It’s not just vegetables that we’ve been producing in the glasshouse though – we have plans for a spring/summer display of annuals in the driveway, so we’re growing several trays each of a few different varieties of marigolds and zinnias.
We’ve also managed to raise a bit over a hundred river red gums from seed that I collected from the big paddock tree last month. Being able to collect the pods, gather the seed and plant it out while still fresh has given me fantastic germination rates. These seedlings will be grown out in tubes over the spring and summer, and should go a long way towards starting our revegetation project down by the creek.
We’ve also been supplementing our own growing with supplies from The Seed Collection. This month we’ve planted out potato tubers, rhubarb, horseradish and asparagus (green and purple varieties), and we’ve started gathering up a bunch of Dahlia tubers ready to plant once the weather starts to warm up a bit.
There’s also a lot of preparation work going on to get the garden ready for our spring planting. With the cold overnight temperatures still preventing us from sowing seeds like tomatoes and capsicums in the glasshouse, we’ve shifted to raising a few plants in a tray of jiffy pots inside the house, to get a jump start on tomato production this year.
I’m also experimenting this year with raising tomatoes in bales of straw, so the preparation work on these is in full swing – lots of watering and fertilising in order to get the straw inside rotting down to a stage where plants will grow in it.
Last but not least, each time we visit a nursery or garden centre we try to pick up a new variety of Grevillea for our Grevillea garden – this is proving to be a big hit with the local honeyeater population!
Speaking of honeyeaters, we’ve noticed a stack of different species in the garden this month, including White-plumed, Brown, New Holland, Blue-faced and Yellow-faced varieties. They’re particularly drawn to all of the new Grevilleas, and at times some of the small bushes have been absolutely covered with birds, especially the Brown and New Holland Honeyeaters.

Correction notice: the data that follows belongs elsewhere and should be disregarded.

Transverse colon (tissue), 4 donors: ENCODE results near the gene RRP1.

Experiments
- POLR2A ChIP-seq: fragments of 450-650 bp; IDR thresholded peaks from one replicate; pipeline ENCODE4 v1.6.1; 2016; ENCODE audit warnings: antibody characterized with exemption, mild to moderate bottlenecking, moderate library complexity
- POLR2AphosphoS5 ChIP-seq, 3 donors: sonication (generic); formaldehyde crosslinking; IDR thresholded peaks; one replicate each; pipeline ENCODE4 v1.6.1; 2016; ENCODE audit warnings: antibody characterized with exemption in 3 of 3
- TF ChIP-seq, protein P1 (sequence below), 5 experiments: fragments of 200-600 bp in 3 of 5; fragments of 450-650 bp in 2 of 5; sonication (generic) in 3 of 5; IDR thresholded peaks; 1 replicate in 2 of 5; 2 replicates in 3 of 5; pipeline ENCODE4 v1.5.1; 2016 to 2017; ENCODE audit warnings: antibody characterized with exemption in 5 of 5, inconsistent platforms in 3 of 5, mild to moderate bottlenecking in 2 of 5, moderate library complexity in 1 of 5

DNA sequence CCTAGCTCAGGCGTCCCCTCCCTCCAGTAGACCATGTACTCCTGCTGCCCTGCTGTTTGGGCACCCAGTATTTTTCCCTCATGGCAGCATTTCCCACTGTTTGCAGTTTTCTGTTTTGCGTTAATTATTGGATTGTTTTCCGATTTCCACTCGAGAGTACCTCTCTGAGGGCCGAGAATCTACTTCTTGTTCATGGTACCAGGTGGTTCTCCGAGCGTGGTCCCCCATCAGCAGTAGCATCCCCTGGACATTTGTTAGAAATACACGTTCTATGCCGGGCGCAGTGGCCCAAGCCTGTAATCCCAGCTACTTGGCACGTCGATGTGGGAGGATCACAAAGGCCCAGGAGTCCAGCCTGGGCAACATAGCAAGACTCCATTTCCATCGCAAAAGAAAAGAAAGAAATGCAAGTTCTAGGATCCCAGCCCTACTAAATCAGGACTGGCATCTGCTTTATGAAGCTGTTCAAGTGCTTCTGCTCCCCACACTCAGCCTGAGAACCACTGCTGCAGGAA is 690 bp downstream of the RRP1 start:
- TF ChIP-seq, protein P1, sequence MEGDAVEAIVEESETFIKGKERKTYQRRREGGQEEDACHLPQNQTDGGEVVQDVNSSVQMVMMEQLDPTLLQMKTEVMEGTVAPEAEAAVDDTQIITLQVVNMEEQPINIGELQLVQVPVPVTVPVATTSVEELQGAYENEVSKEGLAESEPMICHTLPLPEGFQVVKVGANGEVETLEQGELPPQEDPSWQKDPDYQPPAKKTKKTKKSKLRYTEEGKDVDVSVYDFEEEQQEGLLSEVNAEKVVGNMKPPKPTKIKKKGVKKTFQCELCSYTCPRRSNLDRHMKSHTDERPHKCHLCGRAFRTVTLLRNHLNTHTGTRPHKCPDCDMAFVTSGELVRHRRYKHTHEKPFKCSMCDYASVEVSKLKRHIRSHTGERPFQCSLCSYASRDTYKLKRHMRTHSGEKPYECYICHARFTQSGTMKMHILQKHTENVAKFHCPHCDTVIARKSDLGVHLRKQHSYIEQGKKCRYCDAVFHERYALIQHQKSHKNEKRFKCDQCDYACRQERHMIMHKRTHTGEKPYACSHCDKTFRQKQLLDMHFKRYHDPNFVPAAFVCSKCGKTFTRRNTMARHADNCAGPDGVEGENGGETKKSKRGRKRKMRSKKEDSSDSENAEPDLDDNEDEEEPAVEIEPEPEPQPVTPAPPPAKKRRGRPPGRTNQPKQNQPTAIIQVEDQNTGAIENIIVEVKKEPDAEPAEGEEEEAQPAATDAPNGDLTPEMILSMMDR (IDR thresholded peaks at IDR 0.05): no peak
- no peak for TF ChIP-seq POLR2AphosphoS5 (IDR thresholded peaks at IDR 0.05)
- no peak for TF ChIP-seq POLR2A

There are a lot of birds that seem to be nesting at the moment as well, including pardalotes, thornbills and magpies – we’ve even managed to spot a family of white-winged choughs making a nest of mud and cow dung in the large red gum in the bottom paddock.
Other birds we’ve spotted lately include striped cuckoos, welcome swallows, sulphur-crested cockatoos, little corellas, and eastern rosellas. We were even visited by an owl one night, most likely the same barn owl I have seen a couple of times along the road when I’ve been returning home after dark – we didn’t see it this time around, but he left us a deposit – the back end of a baby rabbit, high on top of one of the timber posts near the sheep pen.
So much of our time has been taken up with the garden and the new house, but we have found the occasional few hours where we’ve been able to get away to try some of the local restaurants. The local pub here at Axedale always does a great meal, but this month we’ve also managed to journey a little further afield to Kyneton, where we had a fantastic lunch at French restaurant Midnight Starling, to Euroa for an excellent pub meal at Seven Creeks Hotel and a little closer to home in the nearby town of Heathcote, where we had an absolutely stunning lunch at French restaurant Chauncy.
All in all we are absolutely loving life here in Axedale, and we look forward to some warmer weather and longer hours of sunlight in the day as we head into spring.